M&A transactions, in most cases, require a certain period between signing and closing when the parties obtain approvals from authorities, sellers can secure financing or try to resolve problems, etc. The buyer and the seller signed the agreement in good faith and within their reasonable expectations as good and diligent entrepreneurs, they aim to close the deal as soon as possible. They can try to protect their financial, commercial, organisational expectations during the transitional period in one or more of the following ways:
A seller undertakes to operate the company during this period in a regular manner, to maintain existing commercial relationships and not to enter into any transaction out of the everyday course of business, or above certain material thresholds (or at least not without the consent of the buyer).
Various mechanisms are agreed upon for calculation of the purchase price at closing (depending on the financial parameters during the period from signing to closing).
A buyer is entitled to refrain from closing the transaction if a Material Adverse Change (MAC) has occurred. The absence of a MAC would be a condition precedent for closing the transaction.
The MAC clause would be the last resort for a buyer if unexpected circumstances arise that significantly change or reduce the value of a target company, assets, or business in the period since the signing.
Hence, if the current circumstances (e.g. the COVID-19 pandemic or any of its consequences) would qualify as a MAC under an M&A agreement, the buyer will, at least theoretically, have grounds to withdraw from the transaction or not to close it. The circumstances of real life, however, are usually more creative than any law is able to envisage.
The question is whether a particular circumstance, such as the current pandemic, would actually fall under the agreed definition of a MAC (or a Material Adverse Effect or MAE) within an M&A agreement. The MAC/MAE clause is, as a rule, carefully negotiated and thoroughly defined by the parties because it is always challenging to find a proper balance between a "catch all" clause, which would present a serious, advanced threat to the completion of any transaction, and a detailed definition, which would make it actually inapplicable in real-life scenarios. To view it objectively, a MAC definition usually contains specific value thresholds based on the impact on business, assets, or operations, either in absolute values or in a certain percentage of the transaction value.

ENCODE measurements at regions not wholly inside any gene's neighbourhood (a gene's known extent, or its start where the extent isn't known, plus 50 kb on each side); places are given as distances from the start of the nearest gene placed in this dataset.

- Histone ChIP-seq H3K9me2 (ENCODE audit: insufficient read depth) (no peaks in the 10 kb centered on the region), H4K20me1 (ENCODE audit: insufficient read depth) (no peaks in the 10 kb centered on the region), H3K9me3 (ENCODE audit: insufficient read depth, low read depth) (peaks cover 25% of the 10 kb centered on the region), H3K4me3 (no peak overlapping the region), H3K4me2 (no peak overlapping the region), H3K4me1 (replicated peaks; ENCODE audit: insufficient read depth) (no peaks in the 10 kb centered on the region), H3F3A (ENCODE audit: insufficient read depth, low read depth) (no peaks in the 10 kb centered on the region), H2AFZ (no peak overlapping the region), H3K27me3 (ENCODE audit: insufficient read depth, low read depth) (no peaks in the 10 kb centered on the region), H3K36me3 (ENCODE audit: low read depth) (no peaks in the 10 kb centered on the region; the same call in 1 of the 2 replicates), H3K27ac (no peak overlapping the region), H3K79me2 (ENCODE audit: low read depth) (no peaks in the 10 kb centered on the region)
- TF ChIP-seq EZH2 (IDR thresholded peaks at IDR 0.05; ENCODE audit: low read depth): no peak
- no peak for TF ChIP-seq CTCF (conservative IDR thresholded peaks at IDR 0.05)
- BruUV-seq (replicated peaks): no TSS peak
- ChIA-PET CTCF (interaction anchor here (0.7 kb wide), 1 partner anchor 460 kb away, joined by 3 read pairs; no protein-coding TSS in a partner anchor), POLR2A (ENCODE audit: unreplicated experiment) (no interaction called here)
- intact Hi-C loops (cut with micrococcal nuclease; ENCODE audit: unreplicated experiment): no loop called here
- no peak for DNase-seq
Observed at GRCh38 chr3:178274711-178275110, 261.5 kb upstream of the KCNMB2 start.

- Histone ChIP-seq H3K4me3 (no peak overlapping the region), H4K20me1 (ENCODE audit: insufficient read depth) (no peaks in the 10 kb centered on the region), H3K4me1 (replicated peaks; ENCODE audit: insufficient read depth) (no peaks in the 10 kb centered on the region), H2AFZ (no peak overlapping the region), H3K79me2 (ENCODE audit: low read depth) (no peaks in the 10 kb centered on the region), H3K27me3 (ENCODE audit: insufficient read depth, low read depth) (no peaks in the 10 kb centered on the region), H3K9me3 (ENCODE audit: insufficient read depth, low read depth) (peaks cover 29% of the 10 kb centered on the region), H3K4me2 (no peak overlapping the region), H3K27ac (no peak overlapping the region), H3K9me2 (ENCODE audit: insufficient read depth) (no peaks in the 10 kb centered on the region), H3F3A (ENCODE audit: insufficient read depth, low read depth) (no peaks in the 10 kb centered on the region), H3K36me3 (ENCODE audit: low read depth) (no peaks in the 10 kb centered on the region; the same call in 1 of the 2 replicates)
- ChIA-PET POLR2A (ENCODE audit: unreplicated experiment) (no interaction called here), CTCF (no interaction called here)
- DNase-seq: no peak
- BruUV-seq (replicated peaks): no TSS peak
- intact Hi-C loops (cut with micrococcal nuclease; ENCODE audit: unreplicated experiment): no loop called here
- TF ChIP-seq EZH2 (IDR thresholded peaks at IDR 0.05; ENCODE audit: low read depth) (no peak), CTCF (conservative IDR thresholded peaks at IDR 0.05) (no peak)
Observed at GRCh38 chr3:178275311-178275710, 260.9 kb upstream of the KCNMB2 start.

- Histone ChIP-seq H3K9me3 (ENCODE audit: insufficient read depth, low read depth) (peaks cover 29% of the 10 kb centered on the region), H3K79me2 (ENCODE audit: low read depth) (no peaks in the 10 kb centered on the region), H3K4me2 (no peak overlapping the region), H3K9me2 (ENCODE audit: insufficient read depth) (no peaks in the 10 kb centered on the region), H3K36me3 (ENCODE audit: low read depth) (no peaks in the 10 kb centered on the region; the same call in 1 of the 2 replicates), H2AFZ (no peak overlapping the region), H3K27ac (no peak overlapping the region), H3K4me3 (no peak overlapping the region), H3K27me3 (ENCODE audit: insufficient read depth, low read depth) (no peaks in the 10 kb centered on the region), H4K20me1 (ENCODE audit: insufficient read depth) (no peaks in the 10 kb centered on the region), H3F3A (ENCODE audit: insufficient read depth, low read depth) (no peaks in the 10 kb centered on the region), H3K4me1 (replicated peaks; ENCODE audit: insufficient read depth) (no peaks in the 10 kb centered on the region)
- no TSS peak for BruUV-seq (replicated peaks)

As always, there is a possibility that the other party will not accept these grounds, which ultimately may lead to court action or arbitration disputes.
To be considered a MAC, some of the questions pertaining to the COVID-19 pandemic that would arise for consideration before judges and arbitrators around the world include:
Is the situation global and hence, has it put everyone (including sellers and buyers) into a similar objective set-up?
Does it represent a temporary circumstance (i.e. limited in time)?
Does it have long-term effects on a particular sector and the target business and its possibility to recover?
Apart from the particular MAC/MAE clause, an important role in decision-making will be attributed to the rules of the governing law, as set forth in individual M&A agreements.
Fortunately, MAC clauses are rarely triggered in practice as an instrument to withdraw from a transaction since the main target of both parties is always to close the deal because they have already invested significant time, financial, organisational, and planning resources. Although the COVID-19 pandemic (and its scope) could not have been reasonably predicted, it is hoped that this trend will remain the same in the COVID-19 scenario.
Of course, in order to avoid unpredictable and expensive court or arbitration proceedings, the parties can always find and agree on a reasonably acceptable commercial solution for both parties to close or to postpone the closing or to withdraw from a deal depending on the particular case (i.e. the wording of the MAC/MAE clause, agreed financial conditions, etc.).
We encourage parties to try to find and negotiate these solutions, in order to preserve the deals and ensure that the show – and the economic activity – goes on.
For more information on the effect of the current crisis on M&A agreements, contact your regular CMS advisor or local CMS expert Marija Tešić.